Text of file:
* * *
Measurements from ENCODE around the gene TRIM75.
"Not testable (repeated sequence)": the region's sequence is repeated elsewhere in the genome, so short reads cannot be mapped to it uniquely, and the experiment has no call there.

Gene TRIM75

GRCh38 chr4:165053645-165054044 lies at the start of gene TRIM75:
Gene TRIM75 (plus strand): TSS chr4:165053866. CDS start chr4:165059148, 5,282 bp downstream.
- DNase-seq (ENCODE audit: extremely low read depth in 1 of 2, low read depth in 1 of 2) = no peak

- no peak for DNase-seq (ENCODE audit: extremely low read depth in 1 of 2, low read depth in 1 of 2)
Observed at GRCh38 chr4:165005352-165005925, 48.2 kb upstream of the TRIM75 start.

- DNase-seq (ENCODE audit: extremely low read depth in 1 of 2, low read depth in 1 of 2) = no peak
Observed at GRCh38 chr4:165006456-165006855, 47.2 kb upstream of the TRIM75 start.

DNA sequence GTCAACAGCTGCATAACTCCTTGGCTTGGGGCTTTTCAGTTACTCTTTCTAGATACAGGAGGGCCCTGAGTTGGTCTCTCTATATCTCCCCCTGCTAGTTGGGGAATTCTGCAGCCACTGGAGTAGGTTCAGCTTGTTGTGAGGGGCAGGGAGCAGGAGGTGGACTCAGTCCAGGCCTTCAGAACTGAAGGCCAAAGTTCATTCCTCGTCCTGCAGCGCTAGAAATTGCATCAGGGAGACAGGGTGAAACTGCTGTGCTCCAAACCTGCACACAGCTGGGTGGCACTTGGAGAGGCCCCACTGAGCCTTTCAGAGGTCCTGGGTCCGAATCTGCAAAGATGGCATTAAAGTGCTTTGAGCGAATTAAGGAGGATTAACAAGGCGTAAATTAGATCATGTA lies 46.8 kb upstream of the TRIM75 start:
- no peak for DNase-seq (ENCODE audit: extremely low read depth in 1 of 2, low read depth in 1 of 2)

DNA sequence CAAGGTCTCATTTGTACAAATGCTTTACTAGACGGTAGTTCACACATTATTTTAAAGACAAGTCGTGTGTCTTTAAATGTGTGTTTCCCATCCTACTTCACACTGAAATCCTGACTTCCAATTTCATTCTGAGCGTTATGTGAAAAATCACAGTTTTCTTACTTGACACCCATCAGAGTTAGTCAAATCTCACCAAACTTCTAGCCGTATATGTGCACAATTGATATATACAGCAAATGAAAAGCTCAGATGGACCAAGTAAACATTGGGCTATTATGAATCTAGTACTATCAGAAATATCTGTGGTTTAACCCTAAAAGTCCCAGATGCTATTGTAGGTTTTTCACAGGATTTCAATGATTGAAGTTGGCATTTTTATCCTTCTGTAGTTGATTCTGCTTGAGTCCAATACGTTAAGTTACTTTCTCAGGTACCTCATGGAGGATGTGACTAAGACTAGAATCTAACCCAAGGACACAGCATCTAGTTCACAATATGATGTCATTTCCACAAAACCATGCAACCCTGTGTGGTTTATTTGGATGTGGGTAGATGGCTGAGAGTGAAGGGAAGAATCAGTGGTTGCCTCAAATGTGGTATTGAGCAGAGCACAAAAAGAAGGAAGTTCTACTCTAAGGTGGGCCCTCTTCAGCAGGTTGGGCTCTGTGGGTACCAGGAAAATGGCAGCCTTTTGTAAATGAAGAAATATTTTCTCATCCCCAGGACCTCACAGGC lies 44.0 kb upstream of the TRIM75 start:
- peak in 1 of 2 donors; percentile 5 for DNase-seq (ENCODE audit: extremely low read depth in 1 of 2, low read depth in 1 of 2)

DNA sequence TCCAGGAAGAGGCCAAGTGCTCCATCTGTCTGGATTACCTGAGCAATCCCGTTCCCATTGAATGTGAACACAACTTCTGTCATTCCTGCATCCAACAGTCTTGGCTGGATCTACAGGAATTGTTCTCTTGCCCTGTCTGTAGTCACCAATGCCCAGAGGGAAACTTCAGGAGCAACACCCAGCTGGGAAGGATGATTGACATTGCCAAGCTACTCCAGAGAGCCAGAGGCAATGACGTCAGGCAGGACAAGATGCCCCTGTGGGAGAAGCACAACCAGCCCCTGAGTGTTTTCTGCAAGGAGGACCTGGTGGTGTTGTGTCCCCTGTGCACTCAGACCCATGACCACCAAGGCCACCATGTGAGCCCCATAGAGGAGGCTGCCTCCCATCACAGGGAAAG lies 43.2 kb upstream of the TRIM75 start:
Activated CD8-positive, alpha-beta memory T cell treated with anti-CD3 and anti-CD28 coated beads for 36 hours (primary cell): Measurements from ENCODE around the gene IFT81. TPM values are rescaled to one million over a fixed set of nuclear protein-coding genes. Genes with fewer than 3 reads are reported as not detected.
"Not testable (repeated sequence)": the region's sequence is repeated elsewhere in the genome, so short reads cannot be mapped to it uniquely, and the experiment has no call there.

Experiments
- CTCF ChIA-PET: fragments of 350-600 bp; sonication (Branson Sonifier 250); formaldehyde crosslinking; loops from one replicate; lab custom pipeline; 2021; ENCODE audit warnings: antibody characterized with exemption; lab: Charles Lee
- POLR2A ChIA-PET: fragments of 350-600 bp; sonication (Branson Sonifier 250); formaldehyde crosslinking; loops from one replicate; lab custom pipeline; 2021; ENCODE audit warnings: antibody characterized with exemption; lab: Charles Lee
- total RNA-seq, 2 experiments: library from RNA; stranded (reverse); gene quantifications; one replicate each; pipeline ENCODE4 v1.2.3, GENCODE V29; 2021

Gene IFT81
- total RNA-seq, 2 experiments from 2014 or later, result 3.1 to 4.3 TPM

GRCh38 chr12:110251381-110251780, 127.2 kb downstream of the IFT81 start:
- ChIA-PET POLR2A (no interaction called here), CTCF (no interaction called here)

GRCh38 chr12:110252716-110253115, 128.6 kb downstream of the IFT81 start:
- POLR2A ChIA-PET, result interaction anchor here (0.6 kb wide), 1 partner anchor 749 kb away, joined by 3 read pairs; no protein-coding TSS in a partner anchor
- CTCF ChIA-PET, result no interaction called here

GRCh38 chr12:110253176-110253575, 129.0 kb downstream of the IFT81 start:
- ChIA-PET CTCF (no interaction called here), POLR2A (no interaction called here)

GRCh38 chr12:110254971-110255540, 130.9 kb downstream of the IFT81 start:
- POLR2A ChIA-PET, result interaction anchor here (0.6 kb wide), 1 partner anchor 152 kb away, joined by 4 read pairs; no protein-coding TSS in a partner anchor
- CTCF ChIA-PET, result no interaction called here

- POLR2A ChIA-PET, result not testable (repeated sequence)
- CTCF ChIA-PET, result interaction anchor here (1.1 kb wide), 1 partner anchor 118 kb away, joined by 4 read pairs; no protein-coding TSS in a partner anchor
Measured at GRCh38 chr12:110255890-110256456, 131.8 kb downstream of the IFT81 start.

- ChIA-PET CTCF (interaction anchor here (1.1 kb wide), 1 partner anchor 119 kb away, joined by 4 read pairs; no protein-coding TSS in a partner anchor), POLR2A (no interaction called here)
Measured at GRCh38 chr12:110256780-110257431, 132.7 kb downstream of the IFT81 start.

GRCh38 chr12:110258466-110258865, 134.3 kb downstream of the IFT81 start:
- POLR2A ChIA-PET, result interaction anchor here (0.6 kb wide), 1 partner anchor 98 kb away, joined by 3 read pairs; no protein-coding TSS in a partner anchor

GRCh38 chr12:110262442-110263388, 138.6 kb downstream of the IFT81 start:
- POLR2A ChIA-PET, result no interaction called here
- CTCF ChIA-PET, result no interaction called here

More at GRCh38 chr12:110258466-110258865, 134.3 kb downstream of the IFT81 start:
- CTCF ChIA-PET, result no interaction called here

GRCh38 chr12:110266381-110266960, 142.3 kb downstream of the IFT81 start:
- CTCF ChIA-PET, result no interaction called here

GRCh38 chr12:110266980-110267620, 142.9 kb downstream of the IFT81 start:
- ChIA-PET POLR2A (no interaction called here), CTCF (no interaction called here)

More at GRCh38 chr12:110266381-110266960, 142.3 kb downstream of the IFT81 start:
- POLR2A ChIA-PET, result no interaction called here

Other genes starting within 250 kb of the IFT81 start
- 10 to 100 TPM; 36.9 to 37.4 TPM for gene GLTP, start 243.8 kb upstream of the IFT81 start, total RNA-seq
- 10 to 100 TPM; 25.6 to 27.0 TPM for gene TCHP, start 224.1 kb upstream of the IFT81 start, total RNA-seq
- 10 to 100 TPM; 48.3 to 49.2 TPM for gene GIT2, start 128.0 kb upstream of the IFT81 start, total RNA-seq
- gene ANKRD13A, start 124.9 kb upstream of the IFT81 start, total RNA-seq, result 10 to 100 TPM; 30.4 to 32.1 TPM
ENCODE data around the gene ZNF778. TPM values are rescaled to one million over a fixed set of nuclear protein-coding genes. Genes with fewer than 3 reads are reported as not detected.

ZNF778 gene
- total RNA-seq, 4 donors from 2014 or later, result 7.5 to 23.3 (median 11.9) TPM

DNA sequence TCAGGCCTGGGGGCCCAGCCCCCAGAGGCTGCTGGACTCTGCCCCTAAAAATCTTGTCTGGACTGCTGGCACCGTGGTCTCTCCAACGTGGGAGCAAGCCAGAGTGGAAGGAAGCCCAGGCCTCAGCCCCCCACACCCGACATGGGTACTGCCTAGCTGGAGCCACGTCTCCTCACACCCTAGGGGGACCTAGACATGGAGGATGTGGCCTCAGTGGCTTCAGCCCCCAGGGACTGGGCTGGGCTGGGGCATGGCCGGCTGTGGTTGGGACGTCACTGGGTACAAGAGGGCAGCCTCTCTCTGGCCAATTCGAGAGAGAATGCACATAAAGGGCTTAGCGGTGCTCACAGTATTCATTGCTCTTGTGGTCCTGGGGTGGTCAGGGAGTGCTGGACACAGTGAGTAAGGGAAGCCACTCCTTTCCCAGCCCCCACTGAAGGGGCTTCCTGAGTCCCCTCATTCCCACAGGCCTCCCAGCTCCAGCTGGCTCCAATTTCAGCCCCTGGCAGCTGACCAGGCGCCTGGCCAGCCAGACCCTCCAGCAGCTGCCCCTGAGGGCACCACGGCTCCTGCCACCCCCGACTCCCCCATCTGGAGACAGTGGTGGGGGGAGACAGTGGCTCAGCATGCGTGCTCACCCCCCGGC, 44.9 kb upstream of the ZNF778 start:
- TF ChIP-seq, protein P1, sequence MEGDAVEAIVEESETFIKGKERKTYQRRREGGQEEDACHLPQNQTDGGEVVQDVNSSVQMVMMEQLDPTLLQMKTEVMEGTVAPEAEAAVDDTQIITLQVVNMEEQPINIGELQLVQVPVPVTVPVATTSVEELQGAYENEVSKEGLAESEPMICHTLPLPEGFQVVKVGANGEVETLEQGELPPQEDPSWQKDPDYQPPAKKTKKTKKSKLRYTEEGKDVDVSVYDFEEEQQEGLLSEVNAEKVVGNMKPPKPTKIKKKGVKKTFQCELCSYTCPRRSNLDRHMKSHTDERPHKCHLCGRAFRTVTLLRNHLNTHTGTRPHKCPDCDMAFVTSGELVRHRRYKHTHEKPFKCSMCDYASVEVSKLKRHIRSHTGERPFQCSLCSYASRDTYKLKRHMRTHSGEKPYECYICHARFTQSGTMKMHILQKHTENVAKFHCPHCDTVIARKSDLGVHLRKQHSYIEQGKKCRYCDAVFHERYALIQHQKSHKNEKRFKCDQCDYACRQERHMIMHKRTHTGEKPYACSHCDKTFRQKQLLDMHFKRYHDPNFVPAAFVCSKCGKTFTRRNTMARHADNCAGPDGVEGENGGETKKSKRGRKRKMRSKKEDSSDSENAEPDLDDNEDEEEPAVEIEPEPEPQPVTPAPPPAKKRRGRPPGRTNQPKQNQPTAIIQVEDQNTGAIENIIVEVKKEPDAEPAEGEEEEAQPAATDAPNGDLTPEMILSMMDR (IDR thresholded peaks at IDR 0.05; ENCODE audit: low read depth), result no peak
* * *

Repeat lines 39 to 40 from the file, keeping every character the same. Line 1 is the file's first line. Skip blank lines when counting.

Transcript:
GRCh38 chr12:110258466-110258865, 134.3 kb downstream of the IFT81 start:
- POLR2A ChIA-PET, result interaction anchor here (0.6 kb wide), 1 partner anchor 98 kb away, joined by 3 read pairs; no protein-coding TSS in a partner anchor